As usual in the law community, there is a discussion regarding whether attorneys should bill clients by the project or by time. My Shingle has a good point to add to the discussion: who bears the cost of overage if the project costs more than expected? I completely agree with the article’s main point:
When I give a flat fee estimate, I will eat the cost unless the extra work is caused by the client (e.g., client lies about material issues in the case) or created by unforseen events (e.g., change in a 50 year precedent that leads to multiple appeals). My feeling is that as the attorney, I am the expert on estimating fees, so I should bear the risk of an inaccurate estimate.
But Which is More Efficient?
My question here is which method of billing is more efficient. To me, it all comes down to which method costs more time to administer. If an attorney does a certain task a lot and can quickly and accurately determine a flat fee to charge, that would be the more efficient billing method. However, if the attorney does not do a task very often and would have to take a lot of time to estimate the cost, hourly billing would probably work better.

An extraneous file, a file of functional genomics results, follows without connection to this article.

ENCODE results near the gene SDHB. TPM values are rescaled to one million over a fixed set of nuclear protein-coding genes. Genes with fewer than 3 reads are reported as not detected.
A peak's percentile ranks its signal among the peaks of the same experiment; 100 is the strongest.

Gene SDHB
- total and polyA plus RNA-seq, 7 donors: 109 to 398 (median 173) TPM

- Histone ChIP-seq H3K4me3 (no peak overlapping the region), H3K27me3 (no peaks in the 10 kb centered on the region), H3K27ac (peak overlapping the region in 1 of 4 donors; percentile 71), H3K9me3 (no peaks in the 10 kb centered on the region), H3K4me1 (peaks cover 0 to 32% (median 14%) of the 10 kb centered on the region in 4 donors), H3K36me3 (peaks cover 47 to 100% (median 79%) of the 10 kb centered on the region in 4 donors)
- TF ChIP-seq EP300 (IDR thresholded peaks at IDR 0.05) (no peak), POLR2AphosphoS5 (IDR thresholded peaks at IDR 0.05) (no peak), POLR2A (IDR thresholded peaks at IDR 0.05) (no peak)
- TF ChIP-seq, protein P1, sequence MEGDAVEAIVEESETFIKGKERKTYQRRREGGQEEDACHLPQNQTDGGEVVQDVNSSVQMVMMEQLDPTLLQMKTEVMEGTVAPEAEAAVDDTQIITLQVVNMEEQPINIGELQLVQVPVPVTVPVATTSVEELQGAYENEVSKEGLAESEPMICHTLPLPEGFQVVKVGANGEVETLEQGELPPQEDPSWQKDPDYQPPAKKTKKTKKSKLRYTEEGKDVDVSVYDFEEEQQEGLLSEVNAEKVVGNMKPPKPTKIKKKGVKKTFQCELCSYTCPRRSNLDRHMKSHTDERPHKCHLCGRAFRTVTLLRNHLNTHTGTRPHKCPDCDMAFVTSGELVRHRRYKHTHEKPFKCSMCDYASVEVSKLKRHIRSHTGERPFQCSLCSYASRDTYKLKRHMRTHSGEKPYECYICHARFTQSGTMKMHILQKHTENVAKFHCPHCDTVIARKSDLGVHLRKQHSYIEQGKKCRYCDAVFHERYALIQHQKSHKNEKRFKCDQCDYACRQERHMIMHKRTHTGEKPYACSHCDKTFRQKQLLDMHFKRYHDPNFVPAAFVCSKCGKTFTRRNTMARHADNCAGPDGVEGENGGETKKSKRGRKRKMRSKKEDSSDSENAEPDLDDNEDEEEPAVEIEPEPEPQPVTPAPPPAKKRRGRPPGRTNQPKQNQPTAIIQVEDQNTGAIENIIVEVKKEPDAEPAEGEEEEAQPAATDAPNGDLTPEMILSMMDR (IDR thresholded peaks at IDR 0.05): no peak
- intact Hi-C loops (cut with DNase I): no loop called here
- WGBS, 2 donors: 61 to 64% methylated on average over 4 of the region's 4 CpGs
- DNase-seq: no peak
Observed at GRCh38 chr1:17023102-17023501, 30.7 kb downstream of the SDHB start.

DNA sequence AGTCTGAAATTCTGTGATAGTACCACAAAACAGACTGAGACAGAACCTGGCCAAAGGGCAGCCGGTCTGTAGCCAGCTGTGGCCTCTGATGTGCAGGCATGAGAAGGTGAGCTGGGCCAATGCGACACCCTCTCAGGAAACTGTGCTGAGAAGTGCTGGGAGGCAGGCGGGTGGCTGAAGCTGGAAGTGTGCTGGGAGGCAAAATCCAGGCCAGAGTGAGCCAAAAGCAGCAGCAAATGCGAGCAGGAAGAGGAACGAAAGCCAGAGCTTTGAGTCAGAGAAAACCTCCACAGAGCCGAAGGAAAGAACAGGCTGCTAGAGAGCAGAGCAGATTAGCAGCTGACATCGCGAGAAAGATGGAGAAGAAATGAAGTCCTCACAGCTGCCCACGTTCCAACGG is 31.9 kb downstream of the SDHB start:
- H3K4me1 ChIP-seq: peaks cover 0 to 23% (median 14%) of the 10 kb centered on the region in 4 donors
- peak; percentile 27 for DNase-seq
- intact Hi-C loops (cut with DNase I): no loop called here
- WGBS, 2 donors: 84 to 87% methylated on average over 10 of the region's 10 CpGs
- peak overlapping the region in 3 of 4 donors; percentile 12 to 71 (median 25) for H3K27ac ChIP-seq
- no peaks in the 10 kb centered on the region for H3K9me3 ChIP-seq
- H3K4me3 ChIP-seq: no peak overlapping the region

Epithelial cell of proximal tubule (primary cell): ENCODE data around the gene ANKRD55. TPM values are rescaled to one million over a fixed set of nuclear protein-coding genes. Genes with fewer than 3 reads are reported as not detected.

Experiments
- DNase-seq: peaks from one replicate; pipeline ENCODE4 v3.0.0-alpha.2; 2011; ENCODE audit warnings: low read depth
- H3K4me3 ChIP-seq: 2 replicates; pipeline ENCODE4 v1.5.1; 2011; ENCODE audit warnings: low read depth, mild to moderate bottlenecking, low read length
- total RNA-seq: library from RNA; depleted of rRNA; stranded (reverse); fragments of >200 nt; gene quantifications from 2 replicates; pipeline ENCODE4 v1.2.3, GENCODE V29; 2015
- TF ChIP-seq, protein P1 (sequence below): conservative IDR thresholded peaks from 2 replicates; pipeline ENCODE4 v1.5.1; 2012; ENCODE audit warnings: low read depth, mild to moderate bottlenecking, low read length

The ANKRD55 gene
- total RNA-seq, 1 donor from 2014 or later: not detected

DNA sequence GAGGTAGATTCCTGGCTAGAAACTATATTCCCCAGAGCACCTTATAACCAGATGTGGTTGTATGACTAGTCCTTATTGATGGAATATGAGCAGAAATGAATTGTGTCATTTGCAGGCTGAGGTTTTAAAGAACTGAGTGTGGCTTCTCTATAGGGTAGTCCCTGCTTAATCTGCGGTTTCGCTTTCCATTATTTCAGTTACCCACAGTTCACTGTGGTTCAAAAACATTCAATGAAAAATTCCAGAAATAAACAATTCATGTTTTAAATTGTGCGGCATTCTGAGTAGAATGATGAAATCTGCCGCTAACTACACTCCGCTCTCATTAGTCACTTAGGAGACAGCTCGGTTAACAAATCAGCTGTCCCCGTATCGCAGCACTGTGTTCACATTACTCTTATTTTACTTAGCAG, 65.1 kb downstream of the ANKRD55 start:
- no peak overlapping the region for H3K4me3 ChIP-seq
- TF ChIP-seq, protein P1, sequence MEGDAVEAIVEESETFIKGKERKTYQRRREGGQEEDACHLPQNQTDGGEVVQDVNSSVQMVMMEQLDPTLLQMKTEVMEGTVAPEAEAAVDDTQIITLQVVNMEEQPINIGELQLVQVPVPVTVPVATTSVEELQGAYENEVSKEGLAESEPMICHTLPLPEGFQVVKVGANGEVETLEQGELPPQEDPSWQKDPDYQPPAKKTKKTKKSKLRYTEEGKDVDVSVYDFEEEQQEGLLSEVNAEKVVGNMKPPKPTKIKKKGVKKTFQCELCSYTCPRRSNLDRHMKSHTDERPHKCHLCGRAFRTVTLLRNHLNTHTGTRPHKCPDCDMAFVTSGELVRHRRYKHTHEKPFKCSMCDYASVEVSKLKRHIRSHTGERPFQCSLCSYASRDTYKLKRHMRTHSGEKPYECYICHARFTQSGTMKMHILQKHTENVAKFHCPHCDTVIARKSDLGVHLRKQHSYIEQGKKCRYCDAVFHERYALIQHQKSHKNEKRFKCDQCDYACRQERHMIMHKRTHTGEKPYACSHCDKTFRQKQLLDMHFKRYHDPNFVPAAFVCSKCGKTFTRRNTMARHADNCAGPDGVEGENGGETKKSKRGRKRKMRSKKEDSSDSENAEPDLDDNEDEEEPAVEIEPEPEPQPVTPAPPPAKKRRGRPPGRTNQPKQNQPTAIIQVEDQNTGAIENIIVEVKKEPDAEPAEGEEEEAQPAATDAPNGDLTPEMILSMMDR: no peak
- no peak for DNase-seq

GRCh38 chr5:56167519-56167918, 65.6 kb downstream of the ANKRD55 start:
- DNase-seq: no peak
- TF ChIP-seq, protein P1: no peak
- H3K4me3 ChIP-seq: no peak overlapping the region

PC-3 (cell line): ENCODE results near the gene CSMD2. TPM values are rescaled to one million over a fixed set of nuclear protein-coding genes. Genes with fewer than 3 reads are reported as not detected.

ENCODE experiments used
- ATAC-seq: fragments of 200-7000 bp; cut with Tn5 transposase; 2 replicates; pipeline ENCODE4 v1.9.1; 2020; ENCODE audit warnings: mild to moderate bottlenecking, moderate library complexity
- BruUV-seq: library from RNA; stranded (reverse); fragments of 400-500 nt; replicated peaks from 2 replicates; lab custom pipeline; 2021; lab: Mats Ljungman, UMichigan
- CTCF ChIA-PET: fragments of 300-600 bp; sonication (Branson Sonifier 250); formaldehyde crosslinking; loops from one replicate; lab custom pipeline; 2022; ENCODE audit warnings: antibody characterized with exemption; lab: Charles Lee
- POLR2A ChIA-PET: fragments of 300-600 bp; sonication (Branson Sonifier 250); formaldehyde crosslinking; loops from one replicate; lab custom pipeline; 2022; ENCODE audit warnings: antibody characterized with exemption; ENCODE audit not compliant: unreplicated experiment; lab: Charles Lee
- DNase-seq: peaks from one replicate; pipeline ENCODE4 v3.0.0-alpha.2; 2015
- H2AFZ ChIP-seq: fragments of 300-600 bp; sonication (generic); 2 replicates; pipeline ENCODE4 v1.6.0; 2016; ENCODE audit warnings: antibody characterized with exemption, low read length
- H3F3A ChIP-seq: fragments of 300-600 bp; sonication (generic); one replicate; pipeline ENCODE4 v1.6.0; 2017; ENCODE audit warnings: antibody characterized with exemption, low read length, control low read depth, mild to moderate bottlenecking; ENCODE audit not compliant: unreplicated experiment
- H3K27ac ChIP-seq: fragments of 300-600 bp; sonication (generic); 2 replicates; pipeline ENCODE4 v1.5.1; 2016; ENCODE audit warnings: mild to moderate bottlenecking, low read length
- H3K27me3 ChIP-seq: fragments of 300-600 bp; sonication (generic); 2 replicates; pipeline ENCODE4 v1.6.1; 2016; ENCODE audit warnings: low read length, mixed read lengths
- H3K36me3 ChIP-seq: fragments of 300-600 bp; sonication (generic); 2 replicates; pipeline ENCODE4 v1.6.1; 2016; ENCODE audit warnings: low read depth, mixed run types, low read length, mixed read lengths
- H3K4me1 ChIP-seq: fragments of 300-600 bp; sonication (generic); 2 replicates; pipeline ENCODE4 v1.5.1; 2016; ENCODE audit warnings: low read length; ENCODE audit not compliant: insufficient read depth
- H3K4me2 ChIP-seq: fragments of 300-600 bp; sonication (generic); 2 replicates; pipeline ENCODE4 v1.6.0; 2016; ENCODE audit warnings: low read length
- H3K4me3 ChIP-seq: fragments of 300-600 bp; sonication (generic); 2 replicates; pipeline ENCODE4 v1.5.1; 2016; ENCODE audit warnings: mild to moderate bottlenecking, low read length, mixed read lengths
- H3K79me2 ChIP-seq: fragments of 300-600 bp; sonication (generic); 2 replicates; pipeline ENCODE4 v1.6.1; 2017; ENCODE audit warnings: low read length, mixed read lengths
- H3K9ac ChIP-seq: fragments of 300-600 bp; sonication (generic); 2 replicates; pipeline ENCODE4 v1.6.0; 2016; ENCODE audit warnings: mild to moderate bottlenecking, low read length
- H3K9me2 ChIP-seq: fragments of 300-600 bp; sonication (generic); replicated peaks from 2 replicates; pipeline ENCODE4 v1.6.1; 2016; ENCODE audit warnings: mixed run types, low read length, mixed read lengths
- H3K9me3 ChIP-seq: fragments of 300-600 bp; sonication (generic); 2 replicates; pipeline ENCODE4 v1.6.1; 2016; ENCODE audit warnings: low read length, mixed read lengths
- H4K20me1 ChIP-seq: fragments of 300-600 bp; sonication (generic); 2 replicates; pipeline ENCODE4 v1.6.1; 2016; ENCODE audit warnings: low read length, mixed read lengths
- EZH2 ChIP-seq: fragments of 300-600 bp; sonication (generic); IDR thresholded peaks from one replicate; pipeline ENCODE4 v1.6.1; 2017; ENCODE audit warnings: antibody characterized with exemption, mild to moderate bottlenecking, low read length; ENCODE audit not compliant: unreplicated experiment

Thus, I think that efficiency lies in the hands of attorneys. We must know what we can do in a specified amount of time. This helps clients get the best value for their money. And that’s what attorneys should be doing: providing the best services possible to their clients for the most appropriate price.
[tags]legal andrew, billing, law firm, attorney, lawyer, flat fee, hourly[/tags]
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